Matzah Ball Soup Stand to Open at The Bourse in Old City

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Like so many of us, when Valerie Zweig feels under the weather, a hot bowl of matzah ball soup is the perfect thing to make her feel better.

She and her cousin, Taryn Pellicone, founded Prescription Chicken in 2016 as a matzah ball soup delivery company so that anyone in need of a cup of Jewish penicillin wouldn’t have to go without.

As of press time, Prescription Chicken’s new location is slated to open Sept. 28 in The Bourse in Old City, with a grand opening scheduled for November. They will also be trying out a new sister brand of yogurt parfaits, called Gertie’s Yummy Yogurt Bowls, at the Philadelphia location. Prescription Chicken is not certified kosher.


“Chicken soup cures everything,” Zweig said. “It can help anyone feel better.”

Prescription Chicken’s stressed student package | Linda Hughes

Four years ago, during a second bout with laryngitis in the course of six weeks, Zweig found herself in desperate need of broth.

She headed over to a nearby Korean bar and wrote a note to the bartender asking for just some broth. When the bartender told her they didn’t really do that, she managed to croak out a “please.”

“It was this thing,” said Zweig, who grew up in Bethesda, Md. “It was like, ‘Why can’t I just get matzah ball soup without having to jump through all of these hoops?’”

At a Passover seder with her family a few months after the Korean bar incident, she brought up her idea of a matzah ball soup delivery service.

Zweig already had culinary training and a background in restaurant development. She is also a soup aficionado, with a freezer full of different soups. Pellicone, who has a background in restaurant operations, decided to get in on the company.

“It was wild that it wasn’t accessible,” said Pellicone, a native of Wilmington, Del. “[Zweig] had this idea of trying to get chicken soup to people as quickly as possible. That’s sort of where the groundwork for Prescription Chicken started, and our brains started gearing up.”

The two started the culinary business as a delivery service-only in Washington, D.C.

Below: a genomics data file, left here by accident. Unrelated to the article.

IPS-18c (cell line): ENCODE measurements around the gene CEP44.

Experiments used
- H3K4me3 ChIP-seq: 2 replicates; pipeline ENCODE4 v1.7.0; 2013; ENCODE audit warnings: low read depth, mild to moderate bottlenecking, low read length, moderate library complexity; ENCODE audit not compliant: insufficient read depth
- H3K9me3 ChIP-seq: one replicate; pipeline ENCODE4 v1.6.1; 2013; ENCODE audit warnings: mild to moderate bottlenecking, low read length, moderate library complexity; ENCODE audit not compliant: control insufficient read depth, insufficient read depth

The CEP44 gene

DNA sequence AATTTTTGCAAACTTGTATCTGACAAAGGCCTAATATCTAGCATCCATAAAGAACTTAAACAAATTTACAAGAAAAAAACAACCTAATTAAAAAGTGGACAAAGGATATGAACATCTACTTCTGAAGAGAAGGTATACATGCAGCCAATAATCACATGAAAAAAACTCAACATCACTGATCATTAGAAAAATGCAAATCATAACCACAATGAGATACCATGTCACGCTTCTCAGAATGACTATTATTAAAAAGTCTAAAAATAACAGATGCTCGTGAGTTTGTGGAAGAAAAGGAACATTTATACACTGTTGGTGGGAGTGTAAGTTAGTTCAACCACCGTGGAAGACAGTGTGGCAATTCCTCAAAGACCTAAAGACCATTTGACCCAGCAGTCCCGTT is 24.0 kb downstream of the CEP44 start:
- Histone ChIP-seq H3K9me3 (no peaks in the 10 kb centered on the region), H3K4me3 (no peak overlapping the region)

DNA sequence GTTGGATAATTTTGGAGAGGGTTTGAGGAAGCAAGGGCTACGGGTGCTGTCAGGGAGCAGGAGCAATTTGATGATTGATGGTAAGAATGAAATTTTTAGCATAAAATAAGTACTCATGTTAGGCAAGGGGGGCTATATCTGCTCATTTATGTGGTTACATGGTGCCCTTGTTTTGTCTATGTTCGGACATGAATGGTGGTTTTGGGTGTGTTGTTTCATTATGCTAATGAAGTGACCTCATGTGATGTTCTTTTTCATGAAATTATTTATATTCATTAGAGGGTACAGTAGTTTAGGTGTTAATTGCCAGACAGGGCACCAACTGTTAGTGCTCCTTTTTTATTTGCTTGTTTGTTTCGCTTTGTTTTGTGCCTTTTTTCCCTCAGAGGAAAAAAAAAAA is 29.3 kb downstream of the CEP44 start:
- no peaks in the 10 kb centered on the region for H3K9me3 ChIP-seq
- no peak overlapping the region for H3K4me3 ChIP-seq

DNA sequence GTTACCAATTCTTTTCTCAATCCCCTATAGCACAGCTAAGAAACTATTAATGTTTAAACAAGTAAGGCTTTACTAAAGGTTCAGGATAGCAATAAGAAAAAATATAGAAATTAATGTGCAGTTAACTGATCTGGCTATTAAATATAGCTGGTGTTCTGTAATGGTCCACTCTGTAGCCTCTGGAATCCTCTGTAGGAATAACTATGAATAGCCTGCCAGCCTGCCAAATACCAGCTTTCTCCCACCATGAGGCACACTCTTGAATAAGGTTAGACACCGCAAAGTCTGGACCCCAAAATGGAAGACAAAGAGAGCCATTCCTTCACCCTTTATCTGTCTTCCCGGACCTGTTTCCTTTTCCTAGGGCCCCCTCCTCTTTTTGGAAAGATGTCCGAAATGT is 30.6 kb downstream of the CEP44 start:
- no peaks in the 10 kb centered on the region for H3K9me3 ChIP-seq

Their first day, they watched the orders come in, all of them with the familiar names of friends and family. The next week, the names became less familiar, as word spread about Prescription Chicken.

Prescription Chicken Bipartisan soup

Prescription Chicken has a range of different soups. This includes their classic “Grandma Style” with either matzah balls or egg noodles, the “Bipartisan” that includes both matzah balls and egg noodles, the spicy “Hangover,” two types of “Bone Broth” and vegetarian and vegan options.

In keeping with their name, their site first asks customers how they feel — Sick? Happy? Hangry? Then it “prescribes” a few soup options. Each order also comes with a personalized handwritten letter.

Delivery is really the heart of the company. They work with third-party delivery companies like Caviar, but when customers have not been able to order through the third-party apps in the past, they have done what they can to make sure their matzah ball soup gets to those who need it, in line with the company’s mission.

“There’s nothing better than, when you’re not feeling well, to have someone bring chicken soup to you,” Zweig said. “We’ll always do delivery.”

Eight months after opening, they had the opportunity to expand to a small stand and delivery service in Baltimore, and decided to take it. Zweig said she likes having a physical presence, in addition to the delivery service, so she can talk to the customers and see their reaction to the soup.

“We always joke that when someone tastes our soup, they do that shrug, where they taste it, their shoulders go up, their shoulders go down and they give this sigh,” Zweig said. “Then they say, ‘Oh, that’s delicious,’ or ‘That reminds me of my grandmother’s’ or my grandpa’s. All of a sudden, we’re having these conversations and connections with people.”

The stand in The Bourse will be “reminiscent of a grandmother’s kitchen, with a little bit of wit and humor,” Zweig said.

“Everybody has an experience with soup,” she said, “whether it’s grandmother or grandfather or mother or father or Campbell’s or whatever it is, soup is the strongest taste memory that there is.” 

szighelboim@jewishexponent.com; 215-832-0729

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